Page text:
California’s role in the debate has also been heightened by the outspokenness of a prominent jurist based in the state: Judge Alex Kozinski of the San Francisco-based U.S. Court of Appeals for the Ninth Circuit.

In 2013, Kozinski penned a dissent that bemoaned what he described as “an epidemic of Brady violations abroad in the land.” Three years later, he cited Murray’s ethical infractions in a law review article that echoed critics who accuse bar authorities of taking an insufficiently vigorous approach to prosecutorial misconduct.

“There have been a few instances of professional discipline against prosecutors, though even that has been much less than against similarly-situated private lawyers,” Kozinski wrote. “By and large, however, professional organizations are exceedingly reluctant to impose sanctions on prosecutors for misconduct in carrying out their professional responsibilities.”

Gershman said he agrees that prosecutors are too often permitted to engage in unethical and sometimes illegal conduct with impunity.

“You rarely ever see discipline of prosecutors who engage in courtroom misconduct—inflammatory summations, presenting false evidence, hiding evidence—that almost never happens,” Gershman told Bloomberg BNA. “You’d think that when a prosecutor is caught red-handed, the courts would really make an example of [him] to at least let the public know that prosecutors don’t get special treatment.”

But bar counsel, who are “typically extremely passive when it comes to prosecutors,” must also play a stepped-up role, Gershman said. Disciplinary authorities “have a responsibility to be aggressive—to be proactive, not to sit back and wait” when they hear about potential prosecutorial misconduct.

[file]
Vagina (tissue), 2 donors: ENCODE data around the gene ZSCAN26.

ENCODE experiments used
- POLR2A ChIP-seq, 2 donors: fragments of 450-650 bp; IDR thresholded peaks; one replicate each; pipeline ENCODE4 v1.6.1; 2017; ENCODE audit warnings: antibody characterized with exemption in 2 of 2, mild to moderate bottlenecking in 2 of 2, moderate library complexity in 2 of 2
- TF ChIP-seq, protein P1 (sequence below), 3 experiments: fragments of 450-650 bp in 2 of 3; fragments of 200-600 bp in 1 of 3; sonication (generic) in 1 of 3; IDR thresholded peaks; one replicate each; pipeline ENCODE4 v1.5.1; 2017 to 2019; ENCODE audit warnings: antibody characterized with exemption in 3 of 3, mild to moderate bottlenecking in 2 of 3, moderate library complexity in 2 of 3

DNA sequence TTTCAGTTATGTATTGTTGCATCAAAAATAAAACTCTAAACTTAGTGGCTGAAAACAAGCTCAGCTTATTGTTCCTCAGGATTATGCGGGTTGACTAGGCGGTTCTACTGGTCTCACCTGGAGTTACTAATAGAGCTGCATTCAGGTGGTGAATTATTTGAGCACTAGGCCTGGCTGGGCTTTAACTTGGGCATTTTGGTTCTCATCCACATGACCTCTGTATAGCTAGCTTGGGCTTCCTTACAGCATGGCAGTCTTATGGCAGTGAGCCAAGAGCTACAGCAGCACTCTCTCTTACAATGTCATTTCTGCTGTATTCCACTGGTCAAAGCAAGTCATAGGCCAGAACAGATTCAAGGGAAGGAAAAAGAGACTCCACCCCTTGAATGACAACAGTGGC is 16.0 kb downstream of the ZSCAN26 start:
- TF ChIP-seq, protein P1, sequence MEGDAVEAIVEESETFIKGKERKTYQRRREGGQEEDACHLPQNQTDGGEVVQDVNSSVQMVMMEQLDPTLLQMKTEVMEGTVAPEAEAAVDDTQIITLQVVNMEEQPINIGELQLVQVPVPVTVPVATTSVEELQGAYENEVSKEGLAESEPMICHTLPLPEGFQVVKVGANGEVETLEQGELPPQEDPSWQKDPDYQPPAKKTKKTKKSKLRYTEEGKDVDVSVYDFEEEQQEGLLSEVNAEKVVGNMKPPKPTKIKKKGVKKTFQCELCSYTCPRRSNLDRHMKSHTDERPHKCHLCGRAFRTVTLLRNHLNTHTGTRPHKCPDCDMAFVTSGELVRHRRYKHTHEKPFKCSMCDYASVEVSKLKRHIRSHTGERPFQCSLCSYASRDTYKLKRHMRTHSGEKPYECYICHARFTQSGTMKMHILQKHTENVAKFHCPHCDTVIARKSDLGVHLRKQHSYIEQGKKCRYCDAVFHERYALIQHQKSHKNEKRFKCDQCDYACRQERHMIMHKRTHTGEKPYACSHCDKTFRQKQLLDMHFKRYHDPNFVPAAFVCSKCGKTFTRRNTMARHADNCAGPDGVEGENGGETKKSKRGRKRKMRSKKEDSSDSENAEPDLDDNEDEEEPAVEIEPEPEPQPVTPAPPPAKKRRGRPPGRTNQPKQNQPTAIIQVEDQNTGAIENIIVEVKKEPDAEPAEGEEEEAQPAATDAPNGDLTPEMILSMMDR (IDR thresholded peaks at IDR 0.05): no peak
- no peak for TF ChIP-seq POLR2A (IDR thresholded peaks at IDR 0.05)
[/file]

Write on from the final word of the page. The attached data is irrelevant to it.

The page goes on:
“If [bar counsel] were to read an opinion that excoriates a prosecutor for misconduct, you should take that as a basis for maybe conducting an investigation,” Gershman suggested. “Why do you need a complaint? If you can see in an opinion from a court that a prosecutor violated the rules, look into it.”

Prosecutors are “quasi-judicial” officials and “their job is not to win the case, their job is to do justice,” Gershman added. “And so when a prosecutor violates the rules I think that’s more serious than when a private lawyer does it. I think discipline has to be harsh, especially in cases where the conduct is—as the court said in Murray—egregious, outrageous and shocking to the conscience.”

Further Review Unlikely

Greenfield said he hoped the California Supreme Court would use its discretionary authority to review the bar court’s findings and reject the recommended sanction.

“Murray’s conduct was so egregious—it was so flagrant, so affirmatively wrong—that this would be an opportune case for the California Supreme Court to send back,” he said.

If history is an accurate guide, that is unlikely to happen.

The California Supreme Court has delegated much of its authority in lawyer misconduct cases to the bar court. The bar court’s recommendations become final within 60 days unless the respondent or bar counsel petitions for reversal or modification, or the supreme court decides to conduct a de novo review.

Lawyers who spoke with Bloomberg BNA said the California Supreme Court rarely exercises its discretion to conduct a de novo review of a disciplinary case where neither party has petitioned for modification.

To contact the reporter on this story: Samson Habte in Washington, D.C. at shabte@bna.com

To contact the editor responsible for this story: S. Ethan Bowers at sbowers@bna.com